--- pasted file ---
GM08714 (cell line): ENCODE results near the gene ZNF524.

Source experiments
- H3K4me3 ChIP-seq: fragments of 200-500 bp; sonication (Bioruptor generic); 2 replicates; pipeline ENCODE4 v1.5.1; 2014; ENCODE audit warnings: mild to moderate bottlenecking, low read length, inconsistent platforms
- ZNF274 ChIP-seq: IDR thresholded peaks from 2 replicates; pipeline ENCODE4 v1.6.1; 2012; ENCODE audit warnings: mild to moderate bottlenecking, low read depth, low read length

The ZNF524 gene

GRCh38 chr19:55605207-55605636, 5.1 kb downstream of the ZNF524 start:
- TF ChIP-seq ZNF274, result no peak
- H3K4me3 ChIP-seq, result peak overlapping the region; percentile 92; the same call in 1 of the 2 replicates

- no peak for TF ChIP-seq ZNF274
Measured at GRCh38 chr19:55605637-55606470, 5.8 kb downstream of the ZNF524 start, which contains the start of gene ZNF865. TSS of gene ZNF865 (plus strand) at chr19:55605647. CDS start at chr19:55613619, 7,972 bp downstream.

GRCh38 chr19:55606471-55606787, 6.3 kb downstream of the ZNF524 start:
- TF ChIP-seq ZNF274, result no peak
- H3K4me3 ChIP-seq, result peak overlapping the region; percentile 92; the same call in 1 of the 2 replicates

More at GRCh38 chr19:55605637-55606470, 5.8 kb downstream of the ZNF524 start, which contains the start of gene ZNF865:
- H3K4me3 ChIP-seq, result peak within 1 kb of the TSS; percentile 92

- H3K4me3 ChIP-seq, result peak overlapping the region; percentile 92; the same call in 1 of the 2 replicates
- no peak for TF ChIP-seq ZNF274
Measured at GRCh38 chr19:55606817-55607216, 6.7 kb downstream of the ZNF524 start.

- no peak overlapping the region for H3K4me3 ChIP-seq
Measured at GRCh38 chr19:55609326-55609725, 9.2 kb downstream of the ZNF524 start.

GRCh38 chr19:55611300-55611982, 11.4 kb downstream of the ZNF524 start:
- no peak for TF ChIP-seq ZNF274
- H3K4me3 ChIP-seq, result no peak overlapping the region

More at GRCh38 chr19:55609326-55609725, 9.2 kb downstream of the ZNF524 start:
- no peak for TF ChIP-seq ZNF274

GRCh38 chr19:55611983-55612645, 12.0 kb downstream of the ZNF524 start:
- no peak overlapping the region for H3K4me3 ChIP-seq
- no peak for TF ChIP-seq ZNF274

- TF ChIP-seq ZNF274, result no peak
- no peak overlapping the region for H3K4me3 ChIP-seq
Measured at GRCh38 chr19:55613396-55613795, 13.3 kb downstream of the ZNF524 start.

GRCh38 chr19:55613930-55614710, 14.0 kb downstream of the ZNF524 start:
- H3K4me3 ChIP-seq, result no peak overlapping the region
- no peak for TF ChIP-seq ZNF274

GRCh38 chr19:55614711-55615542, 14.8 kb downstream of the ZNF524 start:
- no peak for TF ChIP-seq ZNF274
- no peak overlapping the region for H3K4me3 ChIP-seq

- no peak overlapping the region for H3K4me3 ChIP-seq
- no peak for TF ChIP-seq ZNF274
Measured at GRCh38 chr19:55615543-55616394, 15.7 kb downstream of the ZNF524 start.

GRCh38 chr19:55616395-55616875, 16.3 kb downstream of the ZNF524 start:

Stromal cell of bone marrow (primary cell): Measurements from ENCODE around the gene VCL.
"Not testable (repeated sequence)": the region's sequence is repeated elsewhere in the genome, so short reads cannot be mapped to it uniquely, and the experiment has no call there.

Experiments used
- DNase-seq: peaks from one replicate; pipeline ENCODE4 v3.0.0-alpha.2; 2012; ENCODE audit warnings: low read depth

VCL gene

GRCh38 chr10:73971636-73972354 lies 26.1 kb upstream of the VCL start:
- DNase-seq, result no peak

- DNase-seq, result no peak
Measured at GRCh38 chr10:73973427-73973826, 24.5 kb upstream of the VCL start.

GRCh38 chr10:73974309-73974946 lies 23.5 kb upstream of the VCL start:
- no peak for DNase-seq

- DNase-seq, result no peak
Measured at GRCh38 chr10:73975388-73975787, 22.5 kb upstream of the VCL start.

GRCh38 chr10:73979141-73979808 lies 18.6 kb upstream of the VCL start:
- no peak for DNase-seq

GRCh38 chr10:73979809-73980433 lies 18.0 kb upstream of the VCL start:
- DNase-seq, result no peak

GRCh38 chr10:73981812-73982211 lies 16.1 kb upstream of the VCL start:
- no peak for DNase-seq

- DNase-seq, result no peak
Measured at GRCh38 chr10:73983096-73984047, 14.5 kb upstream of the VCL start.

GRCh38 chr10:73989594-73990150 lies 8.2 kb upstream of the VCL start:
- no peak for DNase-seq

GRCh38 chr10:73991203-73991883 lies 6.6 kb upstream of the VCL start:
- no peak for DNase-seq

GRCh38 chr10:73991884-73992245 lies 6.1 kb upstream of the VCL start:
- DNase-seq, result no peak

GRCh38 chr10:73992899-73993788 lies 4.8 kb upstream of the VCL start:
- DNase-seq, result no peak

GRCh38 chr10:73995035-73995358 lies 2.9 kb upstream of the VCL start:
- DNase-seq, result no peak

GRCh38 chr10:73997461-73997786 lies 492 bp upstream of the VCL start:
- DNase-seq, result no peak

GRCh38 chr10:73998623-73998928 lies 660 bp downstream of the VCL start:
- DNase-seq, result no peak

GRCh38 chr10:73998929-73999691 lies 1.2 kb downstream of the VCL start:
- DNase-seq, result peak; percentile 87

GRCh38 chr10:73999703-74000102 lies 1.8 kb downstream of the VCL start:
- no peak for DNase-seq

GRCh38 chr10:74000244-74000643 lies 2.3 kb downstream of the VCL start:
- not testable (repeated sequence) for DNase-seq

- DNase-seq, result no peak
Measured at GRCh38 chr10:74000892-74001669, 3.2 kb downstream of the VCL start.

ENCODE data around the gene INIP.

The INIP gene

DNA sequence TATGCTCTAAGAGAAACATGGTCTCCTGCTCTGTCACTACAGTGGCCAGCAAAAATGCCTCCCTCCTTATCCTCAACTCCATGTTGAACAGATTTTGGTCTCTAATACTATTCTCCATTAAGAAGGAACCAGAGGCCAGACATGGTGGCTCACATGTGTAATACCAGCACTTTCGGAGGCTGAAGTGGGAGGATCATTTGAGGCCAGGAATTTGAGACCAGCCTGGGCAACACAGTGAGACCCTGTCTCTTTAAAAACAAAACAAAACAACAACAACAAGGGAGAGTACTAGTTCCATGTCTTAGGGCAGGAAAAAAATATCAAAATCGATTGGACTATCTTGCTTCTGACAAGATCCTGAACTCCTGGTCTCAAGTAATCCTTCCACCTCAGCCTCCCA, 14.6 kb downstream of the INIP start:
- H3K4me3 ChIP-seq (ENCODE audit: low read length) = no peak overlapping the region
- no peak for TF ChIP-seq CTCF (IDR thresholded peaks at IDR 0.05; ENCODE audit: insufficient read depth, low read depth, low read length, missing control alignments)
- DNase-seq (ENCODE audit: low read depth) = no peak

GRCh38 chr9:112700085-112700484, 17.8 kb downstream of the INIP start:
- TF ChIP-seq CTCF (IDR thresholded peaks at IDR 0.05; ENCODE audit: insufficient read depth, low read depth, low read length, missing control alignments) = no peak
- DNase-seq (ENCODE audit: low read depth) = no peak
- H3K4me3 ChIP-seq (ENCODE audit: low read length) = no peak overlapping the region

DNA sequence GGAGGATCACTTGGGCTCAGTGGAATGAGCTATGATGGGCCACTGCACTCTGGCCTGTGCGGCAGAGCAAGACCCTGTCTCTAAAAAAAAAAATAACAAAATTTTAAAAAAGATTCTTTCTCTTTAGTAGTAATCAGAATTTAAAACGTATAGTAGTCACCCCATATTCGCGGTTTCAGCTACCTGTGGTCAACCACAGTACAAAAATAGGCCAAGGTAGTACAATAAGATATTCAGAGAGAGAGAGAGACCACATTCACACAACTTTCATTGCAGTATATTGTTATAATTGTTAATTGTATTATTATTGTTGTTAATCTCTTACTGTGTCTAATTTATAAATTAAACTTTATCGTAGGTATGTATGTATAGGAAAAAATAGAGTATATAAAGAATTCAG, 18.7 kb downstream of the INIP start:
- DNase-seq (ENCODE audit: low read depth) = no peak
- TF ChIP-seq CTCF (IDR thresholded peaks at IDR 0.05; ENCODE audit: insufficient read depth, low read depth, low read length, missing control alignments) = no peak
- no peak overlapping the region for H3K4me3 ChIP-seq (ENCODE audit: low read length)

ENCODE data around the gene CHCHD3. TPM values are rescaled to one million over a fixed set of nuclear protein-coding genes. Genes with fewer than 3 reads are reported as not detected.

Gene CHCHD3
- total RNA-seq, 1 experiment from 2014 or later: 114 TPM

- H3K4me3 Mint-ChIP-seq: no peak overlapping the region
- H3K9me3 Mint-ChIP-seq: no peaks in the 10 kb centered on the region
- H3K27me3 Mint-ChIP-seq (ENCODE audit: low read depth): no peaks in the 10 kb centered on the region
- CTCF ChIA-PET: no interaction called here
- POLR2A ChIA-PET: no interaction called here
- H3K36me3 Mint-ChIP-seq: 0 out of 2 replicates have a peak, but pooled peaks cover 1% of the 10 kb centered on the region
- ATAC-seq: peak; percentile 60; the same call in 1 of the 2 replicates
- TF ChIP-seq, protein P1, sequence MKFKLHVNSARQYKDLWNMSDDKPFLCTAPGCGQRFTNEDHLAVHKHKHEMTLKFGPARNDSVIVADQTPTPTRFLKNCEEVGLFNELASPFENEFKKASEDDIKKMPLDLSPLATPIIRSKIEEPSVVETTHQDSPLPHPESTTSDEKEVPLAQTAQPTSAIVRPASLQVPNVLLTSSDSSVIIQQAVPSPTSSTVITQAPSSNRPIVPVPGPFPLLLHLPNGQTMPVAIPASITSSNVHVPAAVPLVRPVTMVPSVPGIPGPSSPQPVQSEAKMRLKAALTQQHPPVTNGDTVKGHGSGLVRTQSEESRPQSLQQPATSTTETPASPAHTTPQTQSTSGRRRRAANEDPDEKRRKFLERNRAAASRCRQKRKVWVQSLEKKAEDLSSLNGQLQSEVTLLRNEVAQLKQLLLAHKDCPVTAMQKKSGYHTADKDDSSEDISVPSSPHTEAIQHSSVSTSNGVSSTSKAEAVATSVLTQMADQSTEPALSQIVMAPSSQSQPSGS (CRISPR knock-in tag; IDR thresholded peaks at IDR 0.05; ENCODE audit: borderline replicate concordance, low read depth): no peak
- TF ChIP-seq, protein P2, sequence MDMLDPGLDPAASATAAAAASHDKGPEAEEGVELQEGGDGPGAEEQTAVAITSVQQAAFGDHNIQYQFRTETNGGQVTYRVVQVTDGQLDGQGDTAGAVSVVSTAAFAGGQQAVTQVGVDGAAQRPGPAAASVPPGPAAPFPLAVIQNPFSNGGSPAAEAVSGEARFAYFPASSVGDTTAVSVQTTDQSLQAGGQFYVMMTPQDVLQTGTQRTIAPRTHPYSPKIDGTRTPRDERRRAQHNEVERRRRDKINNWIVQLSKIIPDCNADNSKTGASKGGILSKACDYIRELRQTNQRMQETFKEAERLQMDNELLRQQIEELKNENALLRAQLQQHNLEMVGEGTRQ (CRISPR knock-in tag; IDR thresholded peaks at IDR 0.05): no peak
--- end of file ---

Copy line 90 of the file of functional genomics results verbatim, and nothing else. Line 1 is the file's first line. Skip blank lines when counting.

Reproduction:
- DNase-seq (ENCODE audit: low read depth) = no peak